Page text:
4. Flyball, agility, experimented with herding but didn't like the way the sheep were being treated. Weird tricks and general spoilage. Kind of wish someone did dock diving near here.
  5. Ditto with Seelie. At four months, she was escaping from leashes and halters(!) to flatten herself in front of cars and try to stare them down. She got over it with training and perseverance. No shock or prong collars required, or excessively harsh correction. Just determination and consistancy. Don't let her fixate on cars for an instant it's just wearing a behaviour groove in her brain that you don't want. Don't take her out with you when you gaden if you don't have the time to side-track her. If she is within sight of cars, she's going to take every iota of your attention f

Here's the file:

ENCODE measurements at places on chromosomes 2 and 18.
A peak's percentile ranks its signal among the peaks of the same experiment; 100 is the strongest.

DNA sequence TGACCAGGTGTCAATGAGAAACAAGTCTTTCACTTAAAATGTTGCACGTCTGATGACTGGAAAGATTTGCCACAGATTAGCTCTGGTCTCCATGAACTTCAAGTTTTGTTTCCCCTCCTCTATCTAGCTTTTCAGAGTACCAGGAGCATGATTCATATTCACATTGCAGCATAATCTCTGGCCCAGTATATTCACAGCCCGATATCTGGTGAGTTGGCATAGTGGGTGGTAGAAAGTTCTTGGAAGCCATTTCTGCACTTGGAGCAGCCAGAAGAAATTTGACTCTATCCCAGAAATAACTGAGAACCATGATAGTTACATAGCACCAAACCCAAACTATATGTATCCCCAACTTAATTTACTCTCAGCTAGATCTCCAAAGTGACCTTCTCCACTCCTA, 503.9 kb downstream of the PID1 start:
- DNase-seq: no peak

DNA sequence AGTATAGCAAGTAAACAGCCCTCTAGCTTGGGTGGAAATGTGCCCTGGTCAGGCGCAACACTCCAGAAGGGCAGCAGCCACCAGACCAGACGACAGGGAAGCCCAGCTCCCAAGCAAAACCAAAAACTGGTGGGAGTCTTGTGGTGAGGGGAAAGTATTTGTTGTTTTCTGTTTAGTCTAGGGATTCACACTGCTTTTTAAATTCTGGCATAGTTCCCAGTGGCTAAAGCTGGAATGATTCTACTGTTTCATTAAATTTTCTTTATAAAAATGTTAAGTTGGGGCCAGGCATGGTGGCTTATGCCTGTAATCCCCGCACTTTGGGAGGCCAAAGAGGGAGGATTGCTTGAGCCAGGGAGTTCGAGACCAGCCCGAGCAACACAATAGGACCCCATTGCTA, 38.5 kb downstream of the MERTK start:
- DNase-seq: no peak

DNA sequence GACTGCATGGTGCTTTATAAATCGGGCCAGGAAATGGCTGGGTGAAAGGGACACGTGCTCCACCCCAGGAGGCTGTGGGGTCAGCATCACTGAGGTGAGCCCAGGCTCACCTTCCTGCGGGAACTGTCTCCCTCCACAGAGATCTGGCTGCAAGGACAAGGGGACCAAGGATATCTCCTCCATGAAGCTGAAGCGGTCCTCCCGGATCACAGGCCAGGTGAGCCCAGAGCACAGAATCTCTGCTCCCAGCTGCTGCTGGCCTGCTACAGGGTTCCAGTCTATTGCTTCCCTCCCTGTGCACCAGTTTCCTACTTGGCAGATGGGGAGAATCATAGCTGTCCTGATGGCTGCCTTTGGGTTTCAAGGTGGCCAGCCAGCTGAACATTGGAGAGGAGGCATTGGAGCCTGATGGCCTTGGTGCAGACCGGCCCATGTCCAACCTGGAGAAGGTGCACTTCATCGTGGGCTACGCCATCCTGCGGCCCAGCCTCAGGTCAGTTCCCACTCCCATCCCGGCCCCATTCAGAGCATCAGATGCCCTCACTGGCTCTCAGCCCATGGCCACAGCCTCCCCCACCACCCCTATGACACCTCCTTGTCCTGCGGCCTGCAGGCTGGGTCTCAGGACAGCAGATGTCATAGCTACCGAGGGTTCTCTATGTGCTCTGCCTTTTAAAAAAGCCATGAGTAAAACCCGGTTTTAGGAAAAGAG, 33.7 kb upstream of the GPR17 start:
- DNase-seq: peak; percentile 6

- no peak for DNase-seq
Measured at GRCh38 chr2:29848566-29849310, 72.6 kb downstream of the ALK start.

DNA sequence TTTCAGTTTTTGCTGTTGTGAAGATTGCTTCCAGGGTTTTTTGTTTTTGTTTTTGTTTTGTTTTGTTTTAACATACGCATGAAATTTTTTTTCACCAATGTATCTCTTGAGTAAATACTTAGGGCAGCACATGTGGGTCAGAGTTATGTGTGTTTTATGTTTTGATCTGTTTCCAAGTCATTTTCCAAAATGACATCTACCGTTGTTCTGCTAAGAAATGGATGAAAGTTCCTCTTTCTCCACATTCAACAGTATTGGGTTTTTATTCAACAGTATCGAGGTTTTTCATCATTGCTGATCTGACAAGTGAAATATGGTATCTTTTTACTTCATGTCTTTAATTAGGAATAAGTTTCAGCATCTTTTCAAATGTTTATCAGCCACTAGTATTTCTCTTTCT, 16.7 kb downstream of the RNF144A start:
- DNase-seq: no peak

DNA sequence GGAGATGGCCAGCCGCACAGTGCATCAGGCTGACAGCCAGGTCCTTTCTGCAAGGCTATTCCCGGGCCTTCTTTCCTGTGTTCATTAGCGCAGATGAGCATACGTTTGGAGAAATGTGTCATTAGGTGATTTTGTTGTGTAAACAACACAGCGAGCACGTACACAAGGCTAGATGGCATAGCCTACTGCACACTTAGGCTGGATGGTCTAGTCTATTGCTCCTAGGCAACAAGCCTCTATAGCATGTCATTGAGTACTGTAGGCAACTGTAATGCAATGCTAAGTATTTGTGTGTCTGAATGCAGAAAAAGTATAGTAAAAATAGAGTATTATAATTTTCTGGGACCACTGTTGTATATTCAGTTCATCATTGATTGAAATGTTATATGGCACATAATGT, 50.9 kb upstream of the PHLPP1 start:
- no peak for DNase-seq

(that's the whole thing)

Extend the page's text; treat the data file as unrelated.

6. They're just completely different types of dogs. Aussies are pingpong balls and border collies are snakes. I do think it's funny that <b><i>Australian</b></i> Shepherds were developed in the US. FWIW - my aussie cross has what several different vets have told me is a natural bobtail.
  7. Actually, I was having an idiot moment. I was reading USBCHA as ABCHA. The brain sees what it thinks it should
  8. Could it be an anachronistic old name for USBCHA? http://www.stockdog.com/bordercollie/clubs.htm The website redirects to USBCHA
  9. My border collie loves ice cubes. The other dog isn't so ethralled. Someone told me about icecubes when I first brought her home and was feeling a little overwhelmed. (I'm sure none of you on this BC board can relate to being overwhelmed by your new very first BC puppy)